Originally a concept rooted in Buddhism, mindfulness has become a common term in today’s society and pop culture, generally touted as a way to reduce stress and foster personal growth. Simply put, mindfulness is the act of living fully in the present, whatever that looks and feels like in that particular moment. This process allows us to redirect our thoughts away from the past and the future—where feelings such as anxiety and depression live—and to focus on the here and now.
Mindfulness is often associated with meditation practices, and sometimes the two terms are used interchangeably, so what’s the difference between them? In essence, mindfulness is a type of meditation that focuses on being fully aware of our thoughts, feelings, and bodily sensations at any given moment. When you practice mindfulness, you attend to these things with acceptance, free from judgment and criticism. In other words, meditation is a general description of a practice that may be performed in various ways, and mindfulness is a specific method.
So, what’s so great about mindfulness? Does it live up to the hype? You’ll have to try it yourself to see if it works for you, but the research conducted to date is quite convincing. Below are some examples of the results it can bring.
A natural stress buster
Practicing mindfulness through meditation, yoga, or simply “stopping to smell the roses” can be a great way to reduce stress. And who doesn’t want a little less stress and a little more chill in their life? Additionally, participating in “mindfulness-based stress reduction”—a group program centered around healing through mindfulness practice—has been shown to increase positive emotions and decrease negatives ones.1 So, in essence, mindful = happy :)
Fights anxiety and depression
Mindfulness has become a recognized technique that mental health practitioners often incorporate into therapy. As more and more research shows its benefits on psychological well-being, especially in combating symptoms of anxiety and depression, the practice continues to increase in popularity. For example, studies have found that using mindfulness-based cognitive therapy helped to prevent relapse of depression in patients with past depressive episodes, in some cases even more successfully than antidepressant medications.2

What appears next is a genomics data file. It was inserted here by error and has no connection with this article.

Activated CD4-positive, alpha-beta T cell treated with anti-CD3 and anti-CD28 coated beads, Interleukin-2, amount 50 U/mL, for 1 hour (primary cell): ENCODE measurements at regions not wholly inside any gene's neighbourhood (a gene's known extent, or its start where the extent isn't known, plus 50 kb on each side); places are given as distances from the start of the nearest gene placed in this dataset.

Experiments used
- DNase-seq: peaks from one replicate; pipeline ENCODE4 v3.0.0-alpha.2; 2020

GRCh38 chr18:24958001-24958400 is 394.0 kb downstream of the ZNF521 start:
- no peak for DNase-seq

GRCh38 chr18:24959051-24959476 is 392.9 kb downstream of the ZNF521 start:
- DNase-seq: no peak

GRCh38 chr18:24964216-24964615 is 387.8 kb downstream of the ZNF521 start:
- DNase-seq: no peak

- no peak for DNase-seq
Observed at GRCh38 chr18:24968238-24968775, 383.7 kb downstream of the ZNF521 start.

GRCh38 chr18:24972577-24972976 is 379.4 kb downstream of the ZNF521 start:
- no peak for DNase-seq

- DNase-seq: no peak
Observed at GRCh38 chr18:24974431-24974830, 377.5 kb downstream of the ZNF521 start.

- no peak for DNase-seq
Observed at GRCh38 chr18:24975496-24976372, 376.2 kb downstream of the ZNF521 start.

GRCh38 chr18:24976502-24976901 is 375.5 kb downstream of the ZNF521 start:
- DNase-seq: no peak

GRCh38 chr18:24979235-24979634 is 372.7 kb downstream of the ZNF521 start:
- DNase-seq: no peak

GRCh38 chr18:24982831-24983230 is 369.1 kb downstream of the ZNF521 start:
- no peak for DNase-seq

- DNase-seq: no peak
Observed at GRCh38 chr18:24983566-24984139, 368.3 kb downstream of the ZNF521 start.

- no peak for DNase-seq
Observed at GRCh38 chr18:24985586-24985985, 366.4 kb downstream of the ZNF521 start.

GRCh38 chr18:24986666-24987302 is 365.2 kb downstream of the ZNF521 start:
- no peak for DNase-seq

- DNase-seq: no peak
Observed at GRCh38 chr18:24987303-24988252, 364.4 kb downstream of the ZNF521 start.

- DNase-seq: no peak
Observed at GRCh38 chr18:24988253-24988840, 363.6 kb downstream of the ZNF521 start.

It does a body good
Practicing mindfulness has proven to benefit not only mental health, but physical health too. One study showed an increase in antibody titers to the flu vaccine in subjects who practiced mindfulness meditation,3 indicating it provides a boost to immune functioning and helps fight illness. Mindfulness has also been shown to help with sleep and as an alternative way to manage chronic pain.4,5
Whether you’re a millennial student cramming for an exam or a baby boomer trying to keep your brain sharp as you age, practicing mindfulness can help boost your memory and attention skills. In fact, a recent study found that those who participated in mindfulness training saw improvements in both GRE scores and working memory capacity while also reducing the occurrence of distracting thoughts.6
It takes two
Being mindful benefits not just you but also, potentially, the well-being of your relationships. Studies show that a person’s ability to be mindful can actually predict relationship satisfaction.7 (Barnes et al., 2007; Wachs & Cordova, 2007)
Now you might be thinking, Yeah, okay, great, I should do this thing to feel better and #livemybestlife, but how? Fortunately, mindfulness isn’t some magical mystery power we need to harness from the universe; it’s a quality we all already possess! We just need to learn how to tap into it more readily in order to use this innate ability to our advantage.
A little gratitude
It’s not often we stop to think about what we’re grateful for in our lives (besides maybe Thanksgiving Day, but once a year really doesn’t cut it!). Perhaps we can name some of the big things, such as our health, family, etc., but what about all the little things that go unnoticed? Like the person who let you go in front of them in traffic, or that first sip of coffee in the morning, or a song that played on the radio just when you needed to hear it. Making a habit of tuning your mind to these things can improve your mood and allow you to appreciate life more fully.